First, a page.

Once again, the US Supreme Court has rejected a federal ban on certain trademarks on the grounds that such a ban violates the First Amendment.

On June 24, the Court affirmed a US Court of Appeals for the Federal Circuit (“CAFC”) ruling finding in favor of clothing brand FUCT and founder Erik Brunetti and held that the US Patent and Trademark Office’s (“USPTO”) refusal to register the brand name under 15 U.S.C § 1052(a) was unconstitutional. Brunetti sought a federal trademark registration for “FUCT” in 2011, but the USPTO rejected the application after determining that the name is offensive and vulgar. Brunetti appealed to the CAFC, which reversed in 2017, finding that the USPTO correctly concluded that the mark did comprise immoral or scandalous matter, but the bar to registration under §1052(a) was nonetheless an unconstitutional restriction on free speech. The Supreme Court granted certiorari on January 4, 2019.

Justice Elena Kagan wrote for the 6-3 majority stating that the Lanham Act’s ban on immoral or scandalous marks is viewpoint discrimination rather than viewpoint-neutral, which violates the First Amendment’s right of free speech.

The Court provided examples of how the USPTO has historically engaged in viewpoint discrimination, and approved registrations for terms that may be considered more favorable or “aligned with conventional moral standards,” (such as “D.A.R.E. TO RESIST DRUGS AND VIOLENCE,” “PRAISE THE LORD,” for a game, and “WAR ON TERROR MEMORIAL”), and rejected those that “provoke offense and condemnation,” (such as “BONG HITS 4 JESUS,” “MADONNA” for wine, and “BABY AL QAEDA”). These USPTO practices create a gate-keeping function that refuses registration to a broad scope of immoral or scandalous marks, not just those that may be considered vulgar, lewd or sexually explicit, which the government may have an interest in protecting against.

The ruling in Iancu v. Brunetti does for offensive trademarks what the Court’s 2017 ruling in Matal v. Tam achieved for disparaging trademarks. In Matal, the Court held that the USPTO cannot reject trademark registrations simply because the terms may be considered disparaging to particular groups. The dispute in question saw the rock band The Slants challenge the USPTO after the band was denied a trademark registration for its name. The USPTO’s justification for rejecting the claim was that the band’s name is taken from an offensive term for people of Asian heritage.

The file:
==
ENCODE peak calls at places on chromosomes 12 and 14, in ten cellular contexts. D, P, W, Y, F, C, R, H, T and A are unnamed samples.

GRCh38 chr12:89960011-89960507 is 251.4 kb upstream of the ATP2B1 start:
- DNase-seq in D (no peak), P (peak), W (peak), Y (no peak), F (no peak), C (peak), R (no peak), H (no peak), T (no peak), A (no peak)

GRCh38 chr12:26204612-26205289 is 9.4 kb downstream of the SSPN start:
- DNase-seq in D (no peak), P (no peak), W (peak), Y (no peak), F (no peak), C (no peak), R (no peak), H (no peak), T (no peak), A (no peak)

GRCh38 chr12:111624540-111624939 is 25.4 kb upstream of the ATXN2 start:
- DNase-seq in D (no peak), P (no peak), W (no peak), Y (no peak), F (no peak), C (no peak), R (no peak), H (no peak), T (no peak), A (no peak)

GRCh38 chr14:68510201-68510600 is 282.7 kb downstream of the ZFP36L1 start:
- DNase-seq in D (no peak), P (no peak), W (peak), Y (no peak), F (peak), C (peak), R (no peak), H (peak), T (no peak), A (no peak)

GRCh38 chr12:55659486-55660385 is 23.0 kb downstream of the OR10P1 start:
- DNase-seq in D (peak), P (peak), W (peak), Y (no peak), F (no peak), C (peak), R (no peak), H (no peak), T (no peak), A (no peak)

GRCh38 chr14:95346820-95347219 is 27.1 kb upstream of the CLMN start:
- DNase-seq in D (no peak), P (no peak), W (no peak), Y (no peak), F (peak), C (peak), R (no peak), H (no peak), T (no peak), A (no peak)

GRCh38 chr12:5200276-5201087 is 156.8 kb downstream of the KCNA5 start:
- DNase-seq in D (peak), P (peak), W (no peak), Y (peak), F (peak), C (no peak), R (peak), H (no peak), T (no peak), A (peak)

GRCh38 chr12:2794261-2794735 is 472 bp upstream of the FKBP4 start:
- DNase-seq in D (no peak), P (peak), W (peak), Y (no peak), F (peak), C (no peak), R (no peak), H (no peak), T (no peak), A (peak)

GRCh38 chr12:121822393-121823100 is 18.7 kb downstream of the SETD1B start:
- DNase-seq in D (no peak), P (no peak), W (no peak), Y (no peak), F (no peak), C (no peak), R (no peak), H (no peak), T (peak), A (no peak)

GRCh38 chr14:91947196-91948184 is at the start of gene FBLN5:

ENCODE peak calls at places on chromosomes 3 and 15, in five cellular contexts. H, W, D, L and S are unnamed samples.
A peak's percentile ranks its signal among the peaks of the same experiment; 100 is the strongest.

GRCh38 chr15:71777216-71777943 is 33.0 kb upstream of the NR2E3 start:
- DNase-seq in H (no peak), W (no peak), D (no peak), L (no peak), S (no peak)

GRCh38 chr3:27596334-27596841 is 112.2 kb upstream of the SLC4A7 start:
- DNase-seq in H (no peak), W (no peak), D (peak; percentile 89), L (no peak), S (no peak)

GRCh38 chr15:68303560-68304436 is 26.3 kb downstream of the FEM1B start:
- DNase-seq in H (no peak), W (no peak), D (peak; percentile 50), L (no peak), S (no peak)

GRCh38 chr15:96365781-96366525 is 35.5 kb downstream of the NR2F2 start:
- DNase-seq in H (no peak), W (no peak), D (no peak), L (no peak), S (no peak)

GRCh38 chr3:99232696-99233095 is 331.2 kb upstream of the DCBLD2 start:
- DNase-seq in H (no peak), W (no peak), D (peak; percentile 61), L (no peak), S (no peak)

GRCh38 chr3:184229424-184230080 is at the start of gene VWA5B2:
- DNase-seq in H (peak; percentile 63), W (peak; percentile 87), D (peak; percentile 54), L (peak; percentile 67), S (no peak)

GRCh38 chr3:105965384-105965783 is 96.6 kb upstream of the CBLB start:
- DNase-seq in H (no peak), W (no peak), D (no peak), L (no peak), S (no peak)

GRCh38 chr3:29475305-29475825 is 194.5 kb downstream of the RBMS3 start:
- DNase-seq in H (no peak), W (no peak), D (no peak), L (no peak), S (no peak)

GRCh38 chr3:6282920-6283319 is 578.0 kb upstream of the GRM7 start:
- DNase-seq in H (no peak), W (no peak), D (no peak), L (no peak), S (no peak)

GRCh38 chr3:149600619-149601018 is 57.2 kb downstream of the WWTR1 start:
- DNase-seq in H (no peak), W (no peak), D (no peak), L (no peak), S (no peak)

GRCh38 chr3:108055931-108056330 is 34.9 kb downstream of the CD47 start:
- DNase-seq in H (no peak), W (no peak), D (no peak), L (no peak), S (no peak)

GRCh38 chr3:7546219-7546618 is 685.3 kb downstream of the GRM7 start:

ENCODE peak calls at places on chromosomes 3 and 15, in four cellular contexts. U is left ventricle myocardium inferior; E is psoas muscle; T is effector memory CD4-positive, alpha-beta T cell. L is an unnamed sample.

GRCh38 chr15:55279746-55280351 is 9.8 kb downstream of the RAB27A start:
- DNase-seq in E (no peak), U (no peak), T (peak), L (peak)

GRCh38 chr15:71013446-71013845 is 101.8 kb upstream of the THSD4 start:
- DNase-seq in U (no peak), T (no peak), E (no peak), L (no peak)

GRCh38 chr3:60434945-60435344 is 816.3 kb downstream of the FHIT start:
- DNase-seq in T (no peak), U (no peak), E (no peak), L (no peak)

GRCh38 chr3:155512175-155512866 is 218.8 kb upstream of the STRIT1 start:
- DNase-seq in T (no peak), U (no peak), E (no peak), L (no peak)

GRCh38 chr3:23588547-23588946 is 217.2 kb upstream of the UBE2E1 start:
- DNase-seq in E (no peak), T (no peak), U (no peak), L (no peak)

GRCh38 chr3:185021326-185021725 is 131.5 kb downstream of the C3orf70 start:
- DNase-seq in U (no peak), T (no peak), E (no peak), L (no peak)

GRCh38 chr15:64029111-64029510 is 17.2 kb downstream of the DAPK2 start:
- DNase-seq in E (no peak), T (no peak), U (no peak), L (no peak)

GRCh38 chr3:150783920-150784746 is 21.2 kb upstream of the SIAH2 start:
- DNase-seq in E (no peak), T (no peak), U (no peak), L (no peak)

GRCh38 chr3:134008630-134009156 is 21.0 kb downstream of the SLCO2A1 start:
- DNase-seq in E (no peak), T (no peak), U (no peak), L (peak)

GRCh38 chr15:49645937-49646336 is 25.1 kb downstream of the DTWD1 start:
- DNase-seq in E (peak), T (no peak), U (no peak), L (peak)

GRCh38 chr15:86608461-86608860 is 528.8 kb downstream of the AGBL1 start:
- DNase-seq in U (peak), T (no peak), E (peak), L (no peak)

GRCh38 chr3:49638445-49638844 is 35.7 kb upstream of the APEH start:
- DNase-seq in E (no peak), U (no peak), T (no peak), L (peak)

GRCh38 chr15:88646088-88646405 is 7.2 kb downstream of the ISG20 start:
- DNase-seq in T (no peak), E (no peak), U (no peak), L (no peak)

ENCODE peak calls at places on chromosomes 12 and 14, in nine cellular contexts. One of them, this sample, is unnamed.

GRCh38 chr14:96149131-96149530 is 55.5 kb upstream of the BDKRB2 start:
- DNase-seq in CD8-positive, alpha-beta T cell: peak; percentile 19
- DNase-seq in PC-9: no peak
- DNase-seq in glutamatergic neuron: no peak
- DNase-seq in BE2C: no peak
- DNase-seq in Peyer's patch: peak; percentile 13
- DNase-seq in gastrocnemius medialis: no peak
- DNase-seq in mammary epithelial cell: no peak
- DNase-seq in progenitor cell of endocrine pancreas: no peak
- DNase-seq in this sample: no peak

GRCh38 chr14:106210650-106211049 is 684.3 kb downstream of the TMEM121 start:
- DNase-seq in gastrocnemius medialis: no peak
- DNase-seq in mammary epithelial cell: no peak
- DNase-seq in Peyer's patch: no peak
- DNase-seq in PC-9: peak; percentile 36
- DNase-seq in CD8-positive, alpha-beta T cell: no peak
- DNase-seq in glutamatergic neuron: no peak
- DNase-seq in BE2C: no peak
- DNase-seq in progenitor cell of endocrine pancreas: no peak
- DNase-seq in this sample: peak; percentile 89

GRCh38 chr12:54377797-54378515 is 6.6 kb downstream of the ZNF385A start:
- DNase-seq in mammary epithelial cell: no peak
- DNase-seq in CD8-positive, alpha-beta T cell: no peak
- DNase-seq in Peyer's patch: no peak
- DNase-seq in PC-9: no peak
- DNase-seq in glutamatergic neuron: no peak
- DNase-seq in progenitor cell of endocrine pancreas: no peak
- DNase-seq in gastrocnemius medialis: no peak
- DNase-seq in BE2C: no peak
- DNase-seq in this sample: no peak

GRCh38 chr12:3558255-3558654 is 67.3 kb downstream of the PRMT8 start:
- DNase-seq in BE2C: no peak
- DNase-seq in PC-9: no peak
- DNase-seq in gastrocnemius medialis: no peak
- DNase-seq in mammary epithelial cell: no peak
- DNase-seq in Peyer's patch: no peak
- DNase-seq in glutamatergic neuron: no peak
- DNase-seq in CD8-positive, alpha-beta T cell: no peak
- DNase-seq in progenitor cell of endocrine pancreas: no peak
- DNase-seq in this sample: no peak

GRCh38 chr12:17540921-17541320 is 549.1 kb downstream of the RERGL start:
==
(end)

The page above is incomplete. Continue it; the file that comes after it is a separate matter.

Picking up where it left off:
Similarly, in Pro-Football, Inc., v. Amanda Blackhorse (January 2018), the US Court of Appeals for the Fourth Circuit vacated a District Court ruling in favor of the §1052(a) bar for the Washington Redskins logo, remanding the case to the District Court for analysis in light of the Matal decision.

There are a few key takeaways from Brunetti and similar cases regarding immoral, scandalous and disparaging marks. First, registering marks that fall within any of these three categories will likely be met with far less resistance than in the past. Notwithstanding any other issues that may arise in the application process, a mark that might be considered immoral, scandalous, or disparaging should be eligible for registration now that §1052(a) has been found unconstitutional. Second, while many Justices were loath to interpret §1052(a) in a way that would make it constitutional, the Court nonetheless left open the possibility for Congress to amend the statute to narrowly fit the government’s interest in prohibiting the registration of obscene or vulgar marks. So, while immoral, scandalous, and disparaging marks may now be cleared for registration, if Congress decides to step in, the Supreme Court seemed to suggest that legislation could be crafted to deny registration to profane marks on a “viewpoint neutral” basis. Finally, regardless of whether you think this is a good or bad decision, there is an opportunity here for brand owners to push the limits with their branding and marketing efforts, and we are sure to see applications for marks that are outside the comfort zone of many people.

Click here to read the Court’s full decision in Iancu v. Brunetti .